Under the auspices of the drug war, the United States is returning to its historical pattern of using Central America and the Caribbean for its own military and strategic purposes.
Even as a growing chorus of voices throughout Latin America argue that military responses to drug trafficking are ineffective against the narcotics trade and exacerbate existing human rights abuses and official corruption, the U.S. military presence in the region is growing.
U.S. military construction in Central and South America has more than doubled in the last two years, while a U.S. buildup on military bases in Colombia continues, despite a Colombian court ruling last summer that struck down an agreement for U.S. use of the bases.
Construction of military facilities is slated for this summer in Guatemala, Nicaragua, Ecuador and Belize, funded from an account for “counter-narco-terrorism” operated by the U.S. Southern Command (SouthCom), the Pentagon’s operations arm for Latin America, according to the Army Corps on Engineers plans. But the biggest Pentagon investments are in Panama and at the U.S. air base in Soto Cano, Honduras. [see interactive map for details]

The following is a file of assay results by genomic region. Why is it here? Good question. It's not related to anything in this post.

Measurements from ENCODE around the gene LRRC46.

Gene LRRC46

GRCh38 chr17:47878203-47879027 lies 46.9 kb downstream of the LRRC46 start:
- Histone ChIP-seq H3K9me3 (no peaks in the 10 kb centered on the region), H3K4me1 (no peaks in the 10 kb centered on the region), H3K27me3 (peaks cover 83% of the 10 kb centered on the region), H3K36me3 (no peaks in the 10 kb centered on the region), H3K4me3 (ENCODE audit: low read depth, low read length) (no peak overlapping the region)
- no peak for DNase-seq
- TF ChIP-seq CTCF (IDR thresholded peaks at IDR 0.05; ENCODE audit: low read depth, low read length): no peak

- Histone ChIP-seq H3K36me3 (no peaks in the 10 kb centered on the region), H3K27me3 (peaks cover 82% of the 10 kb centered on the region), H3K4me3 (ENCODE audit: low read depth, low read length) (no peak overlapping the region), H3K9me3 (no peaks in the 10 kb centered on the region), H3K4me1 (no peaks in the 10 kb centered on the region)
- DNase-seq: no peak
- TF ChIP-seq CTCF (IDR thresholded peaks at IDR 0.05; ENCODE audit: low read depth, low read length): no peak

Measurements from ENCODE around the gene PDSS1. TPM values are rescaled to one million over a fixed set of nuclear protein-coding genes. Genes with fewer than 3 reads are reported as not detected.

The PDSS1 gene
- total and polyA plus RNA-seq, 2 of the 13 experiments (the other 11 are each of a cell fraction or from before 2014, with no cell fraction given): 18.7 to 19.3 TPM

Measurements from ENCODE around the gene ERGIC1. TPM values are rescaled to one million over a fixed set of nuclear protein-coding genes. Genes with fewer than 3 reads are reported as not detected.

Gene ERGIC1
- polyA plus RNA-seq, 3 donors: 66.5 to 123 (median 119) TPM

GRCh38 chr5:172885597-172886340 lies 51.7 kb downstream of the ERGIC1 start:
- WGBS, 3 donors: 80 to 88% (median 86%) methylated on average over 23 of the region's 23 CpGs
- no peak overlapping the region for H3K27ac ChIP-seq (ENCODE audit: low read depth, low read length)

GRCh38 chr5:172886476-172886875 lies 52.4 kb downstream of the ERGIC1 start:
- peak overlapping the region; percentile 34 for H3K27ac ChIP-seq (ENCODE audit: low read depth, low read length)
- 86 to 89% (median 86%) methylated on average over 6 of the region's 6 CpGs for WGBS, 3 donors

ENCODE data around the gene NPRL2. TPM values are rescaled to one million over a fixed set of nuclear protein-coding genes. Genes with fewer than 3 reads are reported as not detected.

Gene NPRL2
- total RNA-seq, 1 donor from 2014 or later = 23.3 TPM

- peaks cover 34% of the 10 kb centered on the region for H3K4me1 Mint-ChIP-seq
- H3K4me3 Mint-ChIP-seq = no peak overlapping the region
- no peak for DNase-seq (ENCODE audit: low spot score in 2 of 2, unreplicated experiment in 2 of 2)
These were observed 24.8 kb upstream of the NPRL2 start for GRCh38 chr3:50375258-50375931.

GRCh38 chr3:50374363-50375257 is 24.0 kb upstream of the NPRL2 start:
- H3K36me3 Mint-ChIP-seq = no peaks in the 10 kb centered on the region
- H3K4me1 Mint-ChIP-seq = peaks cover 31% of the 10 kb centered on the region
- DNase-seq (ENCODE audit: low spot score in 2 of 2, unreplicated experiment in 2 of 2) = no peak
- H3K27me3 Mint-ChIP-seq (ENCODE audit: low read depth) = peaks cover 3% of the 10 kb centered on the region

The surge in U.S. military investment in the region parallels statements by SouthCom commanderDouglas Fraser that the triangle formed by Honduras, El Salvador and Guatemala “is possibly the most violent place on Earth today.”
Congress approved a $25 million expansion of barracks for enlisted troops at the U.S. base in Soto Cano, Honduras, located 50 miles north of the capital in Tegucigalpa. The base houses about 500 U.S. troops, as well as support personnel, and served as a way-station for the aircraft that whisked President Manuel Zelaya out of Honduras during the June 2009 military coup,according to Zelaya and a leaked State Department cable. Zelaya had proposed making the base intro a commercial airport in 2008. Now, a new operating center for U.S. Special Forces troops is being built on the base.
The U.S. has also funded military base construction at Caratasca on the Atlantic Coast, which is described in Pentagon contracts as a “forward operating location,” and in April disclosed another base that is being built on Guanaja Island, on Honduras’ Caribbean coast, which will be a counter-narco-terrorism operations center and barracks. The amount of Pentagon contracts for activities in Honduras signed in the six months after the coup ($19.2 million) was more than double the amount from the same period two years earlier.